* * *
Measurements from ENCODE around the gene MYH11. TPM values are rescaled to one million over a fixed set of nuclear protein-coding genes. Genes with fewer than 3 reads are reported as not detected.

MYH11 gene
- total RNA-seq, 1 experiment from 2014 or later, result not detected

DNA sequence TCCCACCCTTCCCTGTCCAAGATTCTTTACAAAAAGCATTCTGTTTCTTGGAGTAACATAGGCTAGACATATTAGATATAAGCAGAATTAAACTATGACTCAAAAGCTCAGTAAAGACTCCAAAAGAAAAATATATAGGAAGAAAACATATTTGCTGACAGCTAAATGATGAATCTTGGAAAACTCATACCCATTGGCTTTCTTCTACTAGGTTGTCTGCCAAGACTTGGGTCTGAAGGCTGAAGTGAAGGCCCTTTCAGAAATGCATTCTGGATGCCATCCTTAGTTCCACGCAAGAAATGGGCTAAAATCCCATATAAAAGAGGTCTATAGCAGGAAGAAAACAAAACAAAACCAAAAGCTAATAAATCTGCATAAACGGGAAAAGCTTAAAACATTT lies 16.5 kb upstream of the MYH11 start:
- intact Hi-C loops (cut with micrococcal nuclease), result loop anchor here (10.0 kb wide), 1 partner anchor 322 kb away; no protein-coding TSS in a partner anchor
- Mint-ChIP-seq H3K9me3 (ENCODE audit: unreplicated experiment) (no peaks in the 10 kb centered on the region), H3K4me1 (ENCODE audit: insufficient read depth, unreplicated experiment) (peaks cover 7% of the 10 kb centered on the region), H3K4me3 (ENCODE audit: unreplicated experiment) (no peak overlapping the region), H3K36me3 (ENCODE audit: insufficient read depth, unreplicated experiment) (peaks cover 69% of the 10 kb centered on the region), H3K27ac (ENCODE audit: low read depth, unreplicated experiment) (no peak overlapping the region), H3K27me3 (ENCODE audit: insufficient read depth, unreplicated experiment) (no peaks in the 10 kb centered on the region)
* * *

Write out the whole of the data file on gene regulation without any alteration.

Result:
Measurements from ENCODE around the gene MYH11. TPM values are rescaled to one million over a fixed set of nuclear protein-coding genes. Genes with fewer than 3 reads are reported as not detected.

MYH11 gene
- total RNA-seq, 1 experiment from 2014 or later, result not detected

DNA sequence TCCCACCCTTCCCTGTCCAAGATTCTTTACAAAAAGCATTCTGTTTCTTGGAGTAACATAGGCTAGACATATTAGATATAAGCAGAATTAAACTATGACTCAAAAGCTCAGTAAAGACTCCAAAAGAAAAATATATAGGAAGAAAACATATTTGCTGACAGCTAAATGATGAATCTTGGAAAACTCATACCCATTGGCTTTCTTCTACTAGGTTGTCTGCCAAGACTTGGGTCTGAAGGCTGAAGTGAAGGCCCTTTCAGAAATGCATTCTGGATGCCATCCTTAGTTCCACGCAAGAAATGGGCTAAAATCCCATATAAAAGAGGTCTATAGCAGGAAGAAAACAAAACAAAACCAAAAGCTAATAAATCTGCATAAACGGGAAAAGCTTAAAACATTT lies 16.5 kb upstream of the MYH11 start:
- intact Hi-C loops (cut with micrococcal nuclease), result loop anchor here (10.0 kb wide), 1 partner anchor 322 kb away; no protein-coding TSS in a partner anchor
- Mint-ChIP-seq H3K9me3 (ENCODE audit: unreplicated experiment) (no peaks in the 10 kb centered on the region), H3K4me1 (ENCODE audit: insufficient read depth, unreplicated experiment) (peaks cover 7% of the 10 kb centered on the region), H3K4me3 (ENCODE audit: unreplicated experiment) (no peak overlapping the region), H3K36me3 (ENCODE audit: insufficient read depth, unreplicated experiment) (peaks cover 69% of the 10 kb centered on the region), H3K27ac (ENCODE audit: low read depth, unreplicated experiment) (no peak overlapping the region), H3K27me3 (ENCODE audit: insufficient read depth, unreplicated experiment) (no peaks in the 10 kb centered on the region)